See Smith v. State, 6 Md. App. 581, 588-589; Stewart v. State, 4 Md. App. 565, 571; Gunther v. State, 4 Md. App. 181, 184; Huber v. State, 2 Md. App. 245, 256-257. In Nance v. State, 7 Md. App. 433, 442 we found that the *170 rule continues to serve a legitimate purpose and does not conflict with constitutional protections afforded a criminal defendant.

Prior to Burgett it was the customary practice for the State, usually fortified with a police or FBI record of his previous convictions, to ask a defendant who took the stand at the trial of the charge against him if he had ever been convicted of a crime. If he admitted that he had the State would then, from the record in its possession, question him with respect to the date, the crime and the punishment as to specific convictions. If he denied a conviction the State could, pursuant to Md. Code, Art. 35, § 10, prove the conviction by introducing the certificate, under the seal of the clerk of the court wherein the criminal proceedings were had, stating the fact of the conviction and for what crime, it not being necessary to produce the whole record of the proceedings containing such conviction.[1] Thus it was the fact of a conviction of him and the nature of the crime of which he was convicted which governed the admissibility of the evidence of the prior conviction.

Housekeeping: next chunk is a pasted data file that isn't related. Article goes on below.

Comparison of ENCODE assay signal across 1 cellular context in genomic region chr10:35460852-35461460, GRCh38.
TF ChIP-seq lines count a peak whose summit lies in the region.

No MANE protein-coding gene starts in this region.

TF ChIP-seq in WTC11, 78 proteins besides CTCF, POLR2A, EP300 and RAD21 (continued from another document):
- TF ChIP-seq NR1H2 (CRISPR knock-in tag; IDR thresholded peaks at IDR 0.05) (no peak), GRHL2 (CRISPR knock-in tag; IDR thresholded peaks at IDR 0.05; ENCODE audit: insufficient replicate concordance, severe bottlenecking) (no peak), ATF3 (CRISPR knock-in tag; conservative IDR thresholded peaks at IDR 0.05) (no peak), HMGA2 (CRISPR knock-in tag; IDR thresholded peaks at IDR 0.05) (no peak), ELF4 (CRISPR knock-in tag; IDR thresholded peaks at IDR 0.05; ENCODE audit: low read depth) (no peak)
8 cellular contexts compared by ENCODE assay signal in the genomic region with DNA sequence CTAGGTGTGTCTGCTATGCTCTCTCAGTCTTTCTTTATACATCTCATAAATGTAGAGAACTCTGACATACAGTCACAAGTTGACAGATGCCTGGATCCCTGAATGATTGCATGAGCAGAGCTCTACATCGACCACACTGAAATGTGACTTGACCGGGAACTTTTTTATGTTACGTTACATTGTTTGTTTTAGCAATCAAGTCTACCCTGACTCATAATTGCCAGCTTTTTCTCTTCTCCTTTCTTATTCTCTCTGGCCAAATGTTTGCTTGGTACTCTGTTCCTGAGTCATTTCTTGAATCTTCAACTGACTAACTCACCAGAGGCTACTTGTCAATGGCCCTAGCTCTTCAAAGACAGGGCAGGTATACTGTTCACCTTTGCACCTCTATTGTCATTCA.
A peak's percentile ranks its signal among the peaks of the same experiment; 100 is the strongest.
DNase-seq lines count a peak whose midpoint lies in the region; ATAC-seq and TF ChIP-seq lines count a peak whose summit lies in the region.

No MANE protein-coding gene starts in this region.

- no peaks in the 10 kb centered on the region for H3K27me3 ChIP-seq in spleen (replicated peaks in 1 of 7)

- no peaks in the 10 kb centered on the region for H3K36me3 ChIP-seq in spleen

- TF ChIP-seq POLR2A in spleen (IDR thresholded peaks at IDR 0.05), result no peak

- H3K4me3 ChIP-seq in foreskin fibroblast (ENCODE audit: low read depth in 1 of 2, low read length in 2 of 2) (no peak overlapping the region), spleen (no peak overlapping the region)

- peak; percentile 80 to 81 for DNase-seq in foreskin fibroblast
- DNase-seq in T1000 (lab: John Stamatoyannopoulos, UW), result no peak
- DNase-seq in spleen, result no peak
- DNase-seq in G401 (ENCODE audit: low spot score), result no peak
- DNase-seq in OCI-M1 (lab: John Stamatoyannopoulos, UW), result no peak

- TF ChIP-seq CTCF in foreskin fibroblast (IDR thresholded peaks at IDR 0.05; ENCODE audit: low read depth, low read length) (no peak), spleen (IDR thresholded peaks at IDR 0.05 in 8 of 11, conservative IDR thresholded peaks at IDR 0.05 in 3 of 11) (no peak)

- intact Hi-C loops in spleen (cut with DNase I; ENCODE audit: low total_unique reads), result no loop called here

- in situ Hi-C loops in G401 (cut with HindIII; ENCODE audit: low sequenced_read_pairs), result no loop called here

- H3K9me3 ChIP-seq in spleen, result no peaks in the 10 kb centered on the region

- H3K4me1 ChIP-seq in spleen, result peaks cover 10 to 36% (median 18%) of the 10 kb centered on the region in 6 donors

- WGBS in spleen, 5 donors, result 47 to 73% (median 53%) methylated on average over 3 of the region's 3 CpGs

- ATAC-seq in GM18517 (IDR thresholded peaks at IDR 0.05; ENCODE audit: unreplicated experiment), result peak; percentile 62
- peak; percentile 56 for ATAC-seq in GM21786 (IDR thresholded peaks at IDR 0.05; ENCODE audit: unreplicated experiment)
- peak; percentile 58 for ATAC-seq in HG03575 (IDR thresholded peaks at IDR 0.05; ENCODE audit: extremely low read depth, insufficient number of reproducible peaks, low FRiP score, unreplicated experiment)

To preserve the question of the admissibility of evidence of a prior conviction on appeal proper challenge must be made below. Md. Rule 522 d 2, applicable to criminal causes by Rule 725 f, provides: "Every objection to the admissibility of evidence shall be made at the time when such evidence is offered, or as soon thereafter as the objection to its admissibility shall have become apparent, otherwise the objection shall be treated as waived." This procedural rule does not infringe a guarantee in the Federal Constitution; state procedural requirements to raise or preserve a question may still be respected in the case of an alleged violation of the Fourteenth Amendment. See Mapp v. Ohio, 367 U.S. 643; *171 Porter v. State, 230 Md. 535; Baynard v. State, 2 Md. App. 701.